Pipeline talk planned Sunday between Trudeau, Horgan and Notley

Marco Green
April 12, 2018

Alberta Premier Rachel Notley says the federal government has convinced her that "something specific" will be announced in the near future to try to break the impasse over the Trans Mountain pipeline.

The dispute has pitted Alberta and the federal government - which support the project - against the B.C. government, which has argued it has some jurisdiction over the proposed pipeline expansion.

Notley made the comments after a meeting in Toronto with federal Finance Minister Bill Morneau.

Trudeau defends pipeline in new videoCTV News Canada reports that Prime Minister Justin Trudeau is defending his stance on the Trans Mountain pipeline expansion through a new video he has posted on social media.

In the video, Trudeau is seen strolling along a B.C. beach with Ocean Networks Canada CEO Kate Moran and Rob Stewart, president of B.C. Coast Pilots, discussing the government's $1.5-billion oceans protection plan, which he says gives the government the confidence that Canada's oceans and coastlines will be protected even with a new, expanded pipeline.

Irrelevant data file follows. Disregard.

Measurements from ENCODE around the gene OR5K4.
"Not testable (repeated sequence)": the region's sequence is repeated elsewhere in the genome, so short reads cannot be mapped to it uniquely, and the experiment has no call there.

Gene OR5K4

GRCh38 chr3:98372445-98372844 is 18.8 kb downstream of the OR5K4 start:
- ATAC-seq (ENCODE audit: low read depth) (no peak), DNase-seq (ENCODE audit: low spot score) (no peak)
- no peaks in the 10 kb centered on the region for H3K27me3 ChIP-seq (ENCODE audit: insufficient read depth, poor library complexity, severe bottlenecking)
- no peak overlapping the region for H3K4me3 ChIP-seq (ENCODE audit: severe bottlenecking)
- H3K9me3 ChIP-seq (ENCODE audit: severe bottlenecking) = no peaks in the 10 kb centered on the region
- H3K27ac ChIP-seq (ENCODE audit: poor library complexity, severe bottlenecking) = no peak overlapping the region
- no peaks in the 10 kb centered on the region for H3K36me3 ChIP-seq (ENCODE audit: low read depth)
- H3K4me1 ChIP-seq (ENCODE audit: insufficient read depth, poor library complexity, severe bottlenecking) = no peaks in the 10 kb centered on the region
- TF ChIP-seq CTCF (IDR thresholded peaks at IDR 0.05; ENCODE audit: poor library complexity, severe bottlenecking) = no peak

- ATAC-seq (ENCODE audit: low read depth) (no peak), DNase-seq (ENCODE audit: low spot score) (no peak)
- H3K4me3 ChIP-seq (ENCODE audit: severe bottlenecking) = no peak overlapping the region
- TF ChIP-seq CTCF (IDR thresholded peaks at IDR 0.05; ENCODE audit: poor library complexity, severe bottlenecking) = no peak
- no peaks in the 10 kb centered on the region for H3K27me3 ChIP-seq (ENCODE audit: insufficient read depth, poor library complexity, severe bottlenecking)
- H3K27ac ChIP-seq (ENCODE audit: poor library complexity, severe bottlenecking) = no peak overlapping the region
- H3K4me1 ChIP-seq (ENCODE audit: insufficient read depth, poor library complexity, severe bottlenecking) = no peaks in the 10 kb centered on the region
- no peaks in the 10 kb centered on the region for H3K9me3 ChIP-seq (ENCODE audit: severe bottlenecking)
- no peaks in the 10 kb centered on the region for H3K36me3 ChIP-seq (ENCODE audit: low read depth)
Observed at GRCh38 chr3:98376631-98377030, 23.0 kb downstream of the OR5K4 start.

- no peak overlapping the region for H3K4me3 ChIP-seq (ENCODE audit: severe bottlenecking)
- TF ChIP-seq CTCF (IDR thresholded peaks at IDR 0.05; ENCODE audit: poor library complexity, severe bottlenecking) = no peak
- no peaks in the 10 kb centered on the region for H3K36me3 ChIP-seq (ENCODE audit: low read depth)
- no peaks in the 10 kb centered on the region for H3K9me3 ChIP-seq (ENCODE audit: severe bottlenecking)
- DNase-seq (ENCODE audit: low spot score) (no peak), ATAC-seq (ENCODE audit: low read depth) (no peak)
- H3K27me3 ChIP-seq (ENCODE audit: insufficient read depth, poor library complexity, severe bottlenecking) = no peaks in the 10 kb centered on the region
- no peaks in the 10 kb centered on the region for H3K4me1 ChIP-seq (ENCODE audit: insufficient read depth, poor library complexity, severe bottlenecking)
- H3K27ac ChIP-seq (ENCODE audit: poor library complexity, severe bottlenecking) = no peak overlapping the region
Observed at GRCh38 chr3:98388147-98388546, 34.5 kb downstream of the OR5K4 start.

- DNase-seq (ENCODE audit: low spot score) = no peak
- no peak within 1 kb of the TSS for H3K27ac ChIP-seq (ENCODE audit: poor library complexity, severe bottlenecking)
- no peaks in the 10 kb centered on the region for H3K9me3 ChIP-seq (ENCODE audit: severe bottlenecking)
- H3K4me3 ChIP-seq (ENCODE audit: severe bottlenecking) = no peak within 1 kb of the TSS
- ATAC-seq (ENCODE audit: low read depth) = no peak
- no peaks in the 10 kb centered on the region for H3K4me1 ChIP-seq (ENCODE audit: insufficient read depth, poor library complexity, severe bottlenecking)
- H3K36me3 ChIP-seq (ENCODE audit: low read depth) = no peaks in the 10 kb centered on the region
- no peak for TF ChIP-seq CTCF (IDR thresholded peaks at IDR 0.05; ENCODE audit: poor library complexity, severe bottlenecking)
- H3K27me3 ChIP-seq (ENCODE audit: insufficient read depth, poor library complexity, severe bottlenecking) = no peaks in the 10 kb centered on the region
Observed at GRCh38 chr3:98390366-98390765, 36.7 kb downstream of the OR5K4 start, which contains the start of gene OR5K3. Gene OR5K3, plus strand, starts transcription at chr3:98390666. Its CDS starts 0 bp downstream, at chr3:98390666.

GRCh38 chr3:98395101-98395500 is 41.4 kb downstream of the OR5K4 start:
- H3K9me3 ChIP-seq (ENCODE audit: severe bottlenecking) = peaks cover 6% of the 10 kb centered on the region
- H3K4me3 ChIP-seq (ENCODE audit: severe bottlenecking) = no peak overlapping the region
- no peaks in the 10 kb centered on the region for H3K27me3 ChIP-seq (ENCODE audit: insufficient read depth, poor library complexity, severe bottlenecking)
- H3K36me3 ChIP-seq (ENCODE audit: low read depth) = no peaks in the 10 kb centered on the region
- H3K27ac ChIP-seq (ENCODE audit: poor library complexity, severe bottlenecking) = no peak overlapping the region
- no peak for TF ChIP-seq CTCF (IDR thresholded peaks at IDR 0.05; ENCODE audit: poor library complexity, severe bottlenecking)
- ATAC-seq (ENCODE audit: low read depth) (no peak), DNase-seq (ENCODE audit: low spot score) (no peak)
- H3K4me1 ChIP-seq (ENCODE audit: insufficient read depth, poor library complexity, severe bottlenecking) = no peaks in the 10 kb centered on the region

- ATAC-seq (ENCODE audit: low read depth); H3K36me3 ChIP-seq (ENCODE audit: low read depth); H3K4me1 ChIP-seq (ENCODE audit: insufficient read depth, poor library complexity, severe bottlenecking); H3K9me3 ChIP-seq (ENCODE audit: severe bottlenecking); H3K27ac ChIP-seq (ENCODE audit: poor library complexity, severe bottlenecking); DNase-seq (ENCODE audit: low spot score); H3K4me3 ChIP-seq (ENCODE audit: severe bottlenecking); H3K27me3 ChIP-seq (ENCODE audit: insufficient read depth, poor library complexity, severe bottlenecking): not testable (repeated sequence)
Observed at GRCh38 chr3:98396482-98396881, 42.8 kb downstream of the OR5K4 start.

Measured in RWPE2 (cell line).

"That could include a number of things, both restricting what goes in certain directions as well as suggesting certain mechanisms for it to be transported".

"We are going to get this done", Morneau said.

The federal Liberal government granted approval of the project in 2016.

Environmental groups and Indigenous communities have been demonstrating against the pipeline going ahead, with some, including Green Party Leader Elizabeth May, being arrested at a work site in Burnaby, B.C.

Horgan and his NDP government is seeking a court ruling to determine if the province has the jurisdiction to ban additional shipments of oil from Alberta to study diluted bitumen spill cleanup, prevention and preparedness.

"This is a way that would respect the concerns of all people, and it is much more efficient than what would happen otherwise, which is British Columbia having to go to a court in British Columbia, then potential appeals, then potentially to the Supreme Court", Singh told a news conference in Ottawa.

Other reports by Click Lancashire

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